My question is about the perturbative expansion of the S-matrix using Dyson's expansion.

Let the Lagrangian density of the $\phi^4$ theory be \begin{equation} \mathcal{L} = \frac{1}{2}\left[\partial_\mu\phi(x)\right]^2 - \frac{m^2}{2}\phi(x)^2 - \frac{\lambda}{4!}\phi(x)^4, \end{equation} from which we find the Hamiltonian density \begin{equation} \mathcal{H}(x) = \underbrace{\frac{1}{2}\left[ \dot\phi^2 + (\nabla\phi)^2 +m^2\phi^2 \right]}_{\mathcal{H}_0} + \underbrace{\frac{\lambda}{4!}\phi^4}_{\mathcal{H}_1}. \end{equation} Now, to expand \begin{equation} S = T\mathrm{e}^{-i\int\mathrm{d}^4z\mathcal{H}_I(z)}, \end{equation} we clearly need to identify $\mathcal{H}_I$ in the interaction picture. This is where I start to get confused. The Hamiltonian $H_I$ is given by \begin{equation} H_I = \mathrm{e}^{iH_0t}H_1\mathrm{e}^{-iH_0t}, \end{equation} which reduces to $H_I=H_1$ only if $[H_0,H_1]=0$. However, all of the textbooks I've seen simply use $\mathcal{H}_1$ (as above) for $\mathcal{H}_I$ in computing the S-matrix.

Here is my question: It is not clear to me that $[H_0,H_1]=0$, which would surely require $[\mathcal{H}_0,\mathcal{H}_1]=0$ (?), which implies that $[\partial_\mu\phi,\phi]=0$. However, this latter commutator does not seem to give zero when the mode expansion is used. Furthermore, I am not entirely sure how the condition $[H_0,H_1]=0$ is inferred from the Hamiltonian density. Does one need to evaluate $[\mathcal{H}_0(x),\mathcal{H}_1(x)]$, IE at the same point in spacetime?

I know that this is a small point, but I hate not knowing the logic going from one step to the next, so if anyone could shed light on the justification for using $\mathcal{H}_1$ for $\mathcal{H}_I$, I would be very appreciative.

  • $\begingroup$ "All the textbooks I've seen simply use $\mathcal{H}_1$ for $\mathcal{H}_I$ in the S-matrix" - this isn't exactly right. $\mathcal{H}_I$ looks similar to $\mathcal{H}_1$, but it uses the interaction picture fields rather than the Schrodinger picture fields $\endgroup$ Jan 13, 2021 at 10:21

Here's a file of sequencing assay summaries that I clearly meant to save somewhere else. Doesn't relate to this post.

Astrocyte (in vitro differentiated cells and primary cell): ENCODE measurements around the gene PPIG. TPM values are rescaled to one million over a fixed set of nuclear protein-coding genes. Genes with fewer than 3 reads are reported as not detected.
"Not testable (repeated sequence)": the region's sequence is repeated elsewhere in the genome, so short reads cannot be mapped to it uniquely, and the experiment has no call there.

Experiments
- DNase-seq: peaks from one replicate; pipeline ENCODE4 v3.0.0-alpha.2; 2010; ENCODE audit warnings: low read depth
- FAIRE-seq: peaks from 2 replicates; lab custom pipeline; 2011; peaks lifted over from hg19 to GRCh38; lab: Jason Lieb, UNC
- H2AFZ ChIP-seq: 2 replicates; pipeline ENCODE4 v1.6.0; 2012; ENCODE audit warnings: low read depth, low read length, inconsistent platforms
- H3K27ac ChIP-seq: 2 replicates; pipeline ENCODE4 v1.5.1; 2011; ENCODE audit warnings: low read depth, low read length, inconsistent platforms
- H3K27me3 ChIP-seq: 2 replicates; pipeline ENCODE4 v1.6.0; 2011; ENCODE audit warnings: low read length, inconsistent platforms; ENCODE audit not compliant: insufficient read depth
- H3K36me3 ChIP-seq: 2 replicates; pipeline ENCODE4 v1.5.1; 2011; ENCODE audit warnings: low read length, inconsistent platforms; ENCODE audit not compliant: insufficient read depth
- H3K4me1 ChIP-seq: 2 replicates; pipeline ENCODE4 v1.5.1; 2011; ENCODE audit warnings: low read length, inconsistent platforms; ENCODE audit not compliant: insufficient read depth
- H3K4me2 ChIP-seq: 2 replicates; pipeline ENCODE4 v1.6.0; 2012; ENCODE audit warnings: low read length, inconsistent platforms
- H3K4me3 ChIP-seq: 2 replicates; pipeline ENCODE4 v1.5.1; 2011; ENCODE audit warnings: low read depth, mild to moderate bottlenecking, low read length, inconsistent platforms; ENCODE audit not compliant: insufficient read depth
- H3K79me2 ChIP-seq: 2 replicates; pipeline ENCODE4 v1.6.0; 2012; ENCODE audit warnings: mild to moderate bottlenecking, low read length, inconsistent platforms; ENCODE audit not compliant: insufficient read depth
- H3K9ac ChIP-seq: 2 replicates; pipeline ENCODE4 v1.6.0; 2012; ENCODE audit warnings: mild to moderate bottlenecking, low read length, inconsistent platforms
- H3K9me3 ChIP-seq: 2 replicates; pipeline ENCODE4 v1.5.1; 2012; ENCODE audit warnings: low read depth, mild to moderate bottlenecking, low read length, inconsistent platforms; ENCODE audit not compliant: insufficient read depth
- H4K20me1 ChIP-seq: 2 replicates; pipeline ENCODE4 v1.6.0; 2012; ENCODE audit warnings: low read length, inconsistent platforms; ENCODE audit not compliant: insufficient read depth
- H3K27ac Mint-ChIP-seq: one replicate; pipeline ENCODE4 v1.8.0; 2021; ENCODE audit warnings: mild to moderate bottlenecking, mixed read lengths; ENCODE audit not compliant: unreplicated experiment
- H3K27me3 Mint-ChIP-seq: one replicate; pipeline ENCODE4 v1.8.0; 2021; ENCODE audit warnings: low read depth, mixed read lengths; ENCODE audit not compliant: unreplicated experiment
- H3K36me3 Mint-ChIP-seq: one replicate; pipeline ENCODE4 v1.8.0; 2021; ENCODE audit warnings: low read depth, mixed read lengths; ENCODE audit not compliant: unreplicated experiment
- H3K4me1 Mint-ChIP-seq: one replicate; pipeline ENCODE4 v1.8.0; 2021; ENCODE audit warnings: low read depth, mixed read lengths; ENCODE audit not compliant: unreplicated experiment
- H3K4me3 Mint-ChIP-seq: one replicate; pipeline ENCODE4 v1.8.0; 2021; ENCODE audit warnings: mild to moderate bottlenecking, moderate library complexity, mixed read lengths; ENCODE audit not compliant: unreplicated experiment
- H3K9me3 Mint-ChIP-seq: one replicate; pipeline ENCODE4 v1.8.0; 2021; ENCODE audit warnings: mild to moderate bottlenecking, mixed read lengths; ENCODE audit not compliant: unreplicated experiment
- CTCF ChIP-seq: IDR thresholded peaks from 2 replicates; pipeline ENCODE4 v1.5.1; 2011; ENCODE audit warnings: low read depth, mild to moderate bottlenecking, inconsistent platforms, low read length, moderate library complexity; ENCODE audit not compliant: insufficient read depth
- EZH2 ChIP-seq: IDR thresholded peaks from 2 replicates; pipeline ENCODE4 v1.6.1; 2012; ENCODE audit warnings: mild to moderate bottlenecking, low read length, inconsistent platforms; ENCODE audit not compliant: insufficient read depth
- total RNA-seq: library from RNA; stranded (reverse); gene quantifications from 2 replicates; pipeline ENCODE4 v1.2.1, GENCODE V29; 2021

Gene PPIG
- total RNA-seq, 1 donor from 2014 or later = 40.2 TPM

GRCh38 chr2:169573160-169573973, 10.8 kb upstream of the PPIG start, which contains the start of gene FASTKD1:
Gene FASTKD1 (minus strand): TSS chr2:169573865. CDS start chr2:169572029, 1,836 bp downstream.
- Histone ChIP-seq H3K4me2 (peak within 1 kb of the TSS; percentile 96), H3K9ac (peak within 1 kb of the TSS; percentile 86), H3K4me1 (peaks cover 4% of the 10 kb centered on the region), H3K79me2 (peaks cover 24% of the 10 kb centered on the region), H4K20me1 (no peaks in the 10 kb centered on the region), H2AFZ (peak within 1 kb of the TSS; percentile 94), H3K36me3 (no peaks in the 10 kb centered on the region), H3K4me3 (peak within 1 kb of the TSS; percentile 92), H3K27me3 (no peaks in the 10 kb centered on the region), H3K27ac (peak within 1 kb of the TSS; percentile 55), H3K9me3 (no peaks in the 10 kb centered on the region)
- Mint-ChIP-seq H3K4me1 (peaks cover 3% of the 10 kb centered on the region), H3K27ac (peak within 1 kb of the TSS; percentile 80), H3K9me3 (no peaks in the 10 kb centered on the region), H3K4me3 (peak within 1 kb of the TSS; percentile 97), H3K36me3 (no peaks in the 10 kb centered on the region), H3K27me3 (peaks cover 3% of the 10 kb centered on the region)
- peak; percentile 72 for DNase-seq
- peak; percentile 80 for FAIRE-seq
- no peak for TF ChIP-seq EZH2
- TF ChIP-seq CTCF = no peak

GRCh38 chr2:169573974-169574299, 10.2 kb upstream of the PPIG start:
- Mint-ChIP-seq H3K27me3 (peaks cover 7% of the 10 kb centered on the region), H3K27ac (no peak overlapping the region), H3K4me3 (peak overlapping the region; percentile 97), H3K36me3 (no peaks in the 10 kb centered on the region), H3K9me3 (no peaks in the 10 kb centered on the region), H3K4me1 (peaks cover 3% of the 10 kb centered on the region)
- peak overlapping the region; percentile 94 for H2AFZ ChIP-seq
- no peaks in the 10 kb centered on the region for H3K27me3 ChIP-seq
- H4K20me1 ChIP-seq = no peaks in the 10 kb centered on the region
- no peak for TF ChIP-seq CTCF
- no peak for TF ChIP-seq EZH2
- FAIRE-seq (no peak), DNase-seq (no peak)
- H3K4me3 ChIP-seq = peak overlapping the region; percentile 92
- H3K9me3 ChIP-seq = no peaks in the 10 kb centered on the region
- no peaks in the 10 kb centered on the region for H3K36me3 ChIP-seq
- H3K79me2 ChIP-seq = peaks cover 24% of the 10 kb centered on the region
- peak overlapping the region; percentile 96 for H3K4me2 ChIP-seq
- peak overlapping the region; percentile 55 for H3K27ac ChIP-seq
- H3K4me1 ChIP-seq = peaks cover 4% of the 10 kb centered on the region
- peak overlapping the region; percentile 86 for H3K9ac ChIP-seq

• $\begingroup$ You're right - I shouldn't generalise! I refer mostly to Lancaster & Blundell Ch 19. $\endgroup$
    – dsfkgjn
    Jan 13, 2021 at 11:51
  • $\begingroup$ I actually guessed that you did, L&B are a bit sloppy with their notation for fields $\endgroup$ Jan 13, 2021 at 11:57

1 Answer 1


In general, $[H_0, H_1] \ne 0$ and $H_1 \ne H_I$. L&B describe the interaction picture in terms of state-vectors, which I'm not the biggest fan of, so we'll work from the point of the field operators instead. The fields in the interaction picture, $\phi_I$, are defined in terms of the Schrodinger-picture fields by $$ \phi_I(t, \vec{x})= e^{iH_0(t-t_0)} \phi_S(t_0, \vec{x})e^{-iH_0(t-t_0)} \tag{1} $$ In the Heisenberg picture, the fields evolve with the full Hamiltonian $H$: the above equation is defined using $H_0$ which is the first-order approximation to the full Hamiltonian when we expand around $\lambda = 0$, since we're working perturbatively. You shouldn't think of eq. $(1)$ as an equation for time evolution, but rather as a definition for convenience.

The mode expansion for $\phi_S$ is: $$ \phi_S(\vec{x})=\int\frac{d^3 k}{(2\pi)^3}\frac1{\sqrt{2\omega_k}}\left(a(\vec{k})e^{i\vec{k}\cdot\vec{x}}+a^\dagger(\vec{k})e^{-i\vec{k}\cdot\vec{x}}\right) $$ and consequently, $\phi_I$ is (note carefully the four-vector notation, in contrast to the previous equation) $$ \phi_I(x)=\int\frac{d^3 k}{(2\pi)^3}\frac1{\sqrt{2\omega_k}}\left(a(\vec{k})e^{-ikx}+a^\dagger(\vec{k})e^{ikx}\right) $$ where $x_0 = \Delta t = t - t_0$ and $k^\mu$ is on-shell, so $\phi_I$ enjoys a free mode expansion. It is these $\phi_I$ that the interaction Hamiltonian in the interaction picture (annoyingly, both these concepts have the same name) $H_I$ in the S-matrix is expanded in terms of, so while it looks similar visually to $H_1$ (which uses $\phi_S$), the interaction picture encodes some of the time-dependence and thus hides a lot of the details. When you set up the differential equation for $U(t, t_0)$: $$ i\frac{\partial U(t, t_0)}{\partial t} = H_I(t)U(t, t_0), $$

$H_I$ is defined by wedging $H_1$ in between the same $e^{\pm iH_0(t-t_0)}$ as the fields, so you can see that $$H_I = e^{iH_0(t-t_0)} H_1 e^{-iH_0(t-t_0)} = e^{iH_0(t-t_0)} \phi^4_S(t_0, \vec{x})e^{-iH_0(t-t_0)} \\= e^{iH_0(t-t_0)} \phi_S(t_0, \vec{x})e^{-iH_0(t-t_0)}e^{iH_0(t-t_0)}\phi_Se^{-iH_0(t-t_0)}...\phi_Se^{-iH_0(t-t_0)} = \phi_I^4,$$

with the obvious integrals and prefactors.


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